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Beer Column: Regular Old Pale Ale

By June 5, 2015Top News

By Jack Kenny

Jack Kenny, Beer Columnist

Jack Kenny, Beer Columnist

Every craft brewer has to offer an India pale ale, and those that do not will do so sooner or later. Consider Samuel Adams, which waited until 2014 to bring out its Rebel series of IPAs. Even Ommegang, the New York brewer of Belgian style ales, now offers an IPA. These days, though, we tend to overlook a pillar of the beer world, the style that gave birth to the IPA: pale ale.

Some might wonder why it’s called pale, since it is noticeably darker than most of the beer consumed in our country. In England in the early 1700s, when the style emerged, it was considerably more pale than the common beers of the day, such as porter. Beer gets its color from the interaction of barley malt and heat: Roasted grains are dark and produce a dark liquid. Toasted grain, on the other hand, produces a brew of a more amber color.

The term pale ale came into use in the first decade of the 18th Century for beers made from malts that were dried with coke, which produced a beer of a lighter color. (Coke is derived from bituminous coal and has a high carbon content and few impurities.) The brew that the Brits call “bitter” is the same as pale ale.

The high point in the development of pale ale came when brewers in Burton upon Trent, in the center of England, started producing the beer. Notable among these was the Bass brewery (the version we get today is brewed in the U.S.). In the mid-1800s, a charge had been made by a Frenchman that the brewers were achieving bitterness in beer by the addition of strychnine and not hops.

That set off a kerfuffle. Angry brewers threw open their doors for the authorities to examine their operations from top to bottom. Experts came in – strychnine is not to be trifled with, after all – and found no poison anywhere. The event brought attention to Burton ales, and scientists began to study the local water in earnest, finding that it was high in gypsum, a sulfate compound, which enhanced the flavor of the hops. The body of knowledge that followed greatly enriched the science of brewing. By the late 1880s, the city of Burton upon Trent had 31 breweries. The characteristic whiff of sulfur in the nose of the beer came to be known as the “Burton snatch.”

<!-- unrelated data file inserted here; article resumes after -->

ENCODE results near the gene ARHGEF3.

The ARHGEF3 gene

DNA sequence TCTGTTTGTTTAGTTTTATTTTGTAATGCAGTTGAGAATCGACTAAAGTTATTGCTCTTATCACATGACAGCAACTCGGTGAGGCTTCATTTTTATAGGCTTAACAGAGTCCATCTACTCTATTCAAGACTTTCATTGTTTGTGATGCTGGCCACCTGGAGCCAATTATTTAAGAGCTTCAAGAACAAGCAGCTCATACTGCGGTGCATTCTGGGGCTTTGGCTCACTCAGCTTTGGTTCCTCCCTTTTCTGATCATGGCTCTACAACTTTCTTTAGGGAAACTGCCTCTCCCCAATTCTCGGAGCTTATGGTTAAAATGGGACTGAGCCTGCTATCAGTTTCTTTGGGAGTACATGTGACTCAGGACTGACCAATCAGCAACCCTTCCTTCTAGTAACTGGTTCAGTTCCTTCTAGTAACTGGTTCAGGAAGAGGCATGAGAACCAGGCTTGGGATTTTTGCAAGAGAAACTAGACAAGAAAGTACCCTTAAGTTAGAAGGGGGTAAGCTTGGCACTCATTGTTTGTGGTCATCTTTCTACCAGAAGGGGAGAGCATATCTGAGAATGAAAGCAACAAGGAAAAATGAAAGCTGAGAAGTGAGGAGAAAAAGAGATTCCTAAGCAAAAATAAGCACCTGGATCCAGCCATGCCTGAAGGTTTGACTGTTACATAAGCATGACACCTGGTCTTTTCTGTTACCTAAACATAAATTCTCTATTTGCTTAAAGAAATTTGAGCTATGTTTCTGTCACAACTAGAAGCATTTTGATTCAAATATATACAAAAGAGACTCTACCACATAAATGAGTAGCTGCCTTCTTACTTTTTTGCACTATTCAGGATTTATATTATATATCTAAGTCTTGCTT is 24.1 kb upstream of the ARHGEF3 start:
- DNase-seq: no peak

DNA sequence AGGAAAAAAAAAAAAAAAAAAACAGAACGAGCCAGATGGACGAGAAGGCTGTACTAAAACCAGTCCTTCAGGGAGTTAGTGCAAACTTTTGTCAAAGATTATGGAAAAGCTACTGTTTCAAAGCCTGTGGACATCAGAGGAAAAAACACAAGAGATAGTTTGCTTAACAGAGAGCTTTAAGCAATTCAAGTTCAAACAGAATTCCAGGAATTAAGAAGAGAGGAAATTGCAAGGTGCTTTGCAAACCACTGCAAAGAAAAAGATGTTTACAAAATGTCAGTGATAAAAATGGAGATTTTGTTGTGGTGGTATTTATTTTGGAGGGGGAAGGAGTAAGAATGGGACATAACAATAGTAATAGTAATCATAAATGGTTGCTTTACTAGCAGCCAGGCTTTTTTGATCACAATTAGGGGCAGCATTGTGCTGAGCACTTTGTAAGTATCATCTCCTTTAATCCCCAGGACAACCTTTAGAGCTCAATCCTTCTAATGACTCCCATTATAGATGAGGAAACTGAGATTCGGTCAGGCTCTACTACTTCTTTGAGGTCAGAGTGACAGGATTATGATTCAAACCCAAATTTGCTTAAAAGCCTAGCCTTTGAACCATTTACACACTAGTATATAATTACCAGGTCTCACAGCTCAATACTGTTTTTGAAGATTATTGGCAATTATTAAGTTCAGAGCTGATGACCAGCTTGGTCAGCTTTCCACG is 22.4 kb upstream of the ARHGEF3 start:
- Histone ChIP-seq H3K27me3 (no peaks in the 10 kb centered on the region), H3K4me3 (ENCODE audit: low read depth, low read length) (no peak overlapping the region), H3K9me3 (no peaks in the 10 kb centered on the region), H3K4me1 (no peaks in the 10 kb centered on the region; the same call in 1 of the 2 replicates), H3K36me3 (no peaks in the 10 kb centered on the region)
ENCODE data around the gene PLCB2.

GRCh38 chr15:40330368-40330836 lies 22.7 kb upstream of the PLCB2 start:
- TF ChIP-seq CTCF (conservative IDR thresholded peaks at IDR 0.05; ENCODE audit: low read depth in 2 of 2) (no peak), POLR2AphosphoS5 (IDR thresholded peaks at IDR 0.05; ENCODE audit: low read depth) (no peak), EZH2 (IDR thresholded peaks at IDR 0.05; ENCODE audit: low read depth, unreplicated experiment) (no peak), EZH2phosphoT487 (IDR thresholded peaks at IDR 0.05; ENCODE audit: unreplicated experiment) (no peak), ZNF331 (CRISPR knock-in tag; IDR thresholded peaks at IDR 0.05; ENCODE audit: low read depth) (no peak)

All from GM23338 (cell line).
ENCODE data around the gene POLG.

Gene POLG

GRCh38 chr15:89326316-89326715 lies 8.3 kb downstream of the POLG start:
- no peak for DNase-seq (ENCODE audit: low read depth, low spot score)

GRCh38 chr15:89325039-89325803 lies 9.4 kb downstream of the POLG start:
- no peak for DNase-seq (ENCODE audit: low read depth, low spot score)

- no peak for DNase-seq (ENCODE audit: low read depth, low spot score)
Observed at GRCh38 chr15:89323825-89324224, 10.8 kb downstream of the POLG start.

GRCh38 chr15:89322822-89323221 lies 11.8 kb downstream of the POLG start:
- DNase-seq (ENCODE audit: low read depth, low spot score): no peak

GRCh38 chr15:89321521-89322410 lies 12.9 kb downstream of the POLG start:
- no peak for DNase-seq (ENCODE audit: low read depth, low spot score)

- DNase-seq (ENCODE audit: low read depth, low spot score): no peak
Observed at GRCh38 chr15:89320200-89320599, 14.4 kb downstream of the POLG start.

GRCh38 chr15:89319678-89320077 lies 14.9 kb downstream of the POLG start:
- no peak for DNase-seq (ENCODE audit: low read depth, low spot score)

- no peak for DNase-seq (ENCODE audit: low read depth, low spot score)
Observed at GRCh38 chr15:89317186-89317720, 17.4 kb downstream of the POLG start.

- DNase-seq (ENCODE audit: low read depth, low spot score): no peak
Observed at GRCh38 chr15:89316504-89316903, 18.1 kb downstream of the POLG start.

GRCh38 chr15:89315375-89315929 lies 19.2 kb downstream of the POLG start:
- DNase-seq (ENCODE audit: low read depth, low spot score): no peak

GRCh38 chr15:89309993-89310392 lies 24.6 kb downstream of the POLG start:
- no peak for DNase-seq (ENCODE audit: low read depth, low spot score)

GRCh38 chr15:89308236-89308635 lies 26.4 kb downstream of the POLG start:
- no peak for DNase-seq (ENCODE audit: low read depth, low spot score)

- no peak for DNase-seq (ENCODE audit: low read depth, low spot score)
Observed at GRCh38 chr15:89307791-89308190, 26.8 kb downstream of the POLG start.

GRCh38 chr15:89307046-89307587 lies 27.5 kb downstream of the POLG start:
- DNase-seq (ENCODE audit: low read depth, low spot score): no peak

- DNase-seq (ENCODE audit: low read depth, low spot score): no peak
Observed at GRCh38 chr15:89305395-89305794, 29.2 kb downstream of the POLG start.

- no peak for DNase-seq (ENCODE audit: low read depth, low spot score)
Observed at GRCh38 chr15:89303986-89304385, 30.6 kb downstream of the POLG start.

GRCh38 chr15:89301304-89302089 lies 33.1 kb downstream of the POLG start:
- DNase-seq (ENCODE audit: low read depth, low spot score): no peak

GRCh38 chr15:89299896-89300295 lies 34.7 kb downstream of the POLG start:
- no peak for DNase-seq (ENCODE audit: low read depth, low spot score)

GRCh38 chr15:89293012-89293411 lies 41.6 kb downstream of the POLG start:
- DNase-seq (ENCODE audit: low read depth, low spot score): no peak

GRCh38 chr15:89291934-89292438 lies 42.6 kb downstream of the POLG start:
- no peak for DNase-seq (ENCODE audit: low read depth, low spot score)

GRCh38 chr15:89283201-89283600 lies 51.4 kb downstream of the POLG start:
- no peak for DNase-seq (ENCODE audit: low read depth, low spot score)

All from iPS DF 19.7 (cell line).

As brewers learned more about “Burtonisation,” as it came to be called, they were able to adjust water so that a style of beer could be brewed in different locations. Science and technology have come so far today that a single brewer in a remote location can produce many or most beer styles regardless of the characteristics of the local H20.

In 1975, Fritz Maytag of Anchor Brewing in San Francisco produced Liberty Ale, a fine American version of a traditional Burton ale. Lighter in color than many pales, it is flavored with Cascade hops, giving it a true U.S. character. Five years later, Sierra Nevada Pale Ale was introduced by a young brewing company in Chico, CA. That delicious beer soon became the standard for the American style of the brew. The rest is history.

Pale ales in the English tradition have several sub-styles: standard or ordinary bitter; special, best or premium bitter; and extra special (ESB) or strong bitter. These vary in aroma and flavor, as well as in the presence of malt and hops.

Beers from other countries are recognized as pale ales. For example, a French bière de garde falls into that category. The style is a farmhouse ale typically brewed in winter and spring, and comes from the northeast part of the nation.

Others include Irish red ale, blonde ale, amber ale, American pale and Scotch ale. The latter has a character of its own, and tends to be darker and sweeter than those brewed to the south, the result of a process called kettle caramelization, during which more sugars are extracted from the grains in the boil.

Author’s note: The story of the Burton Ale strychnine rumor is a complex and fascinating tale. Those who are interested in learning more can read about it on Google Books ( The book, titled Burton and Its Bitter Beer, was published in London in 1853 by J. Stevenson Bushnan, a fellow of the Royal College of Physicians in Edinburgh.

Jack Kenny has been writing The Beer Column for The Connecticut Beverage Journal since 1995. Write to him:



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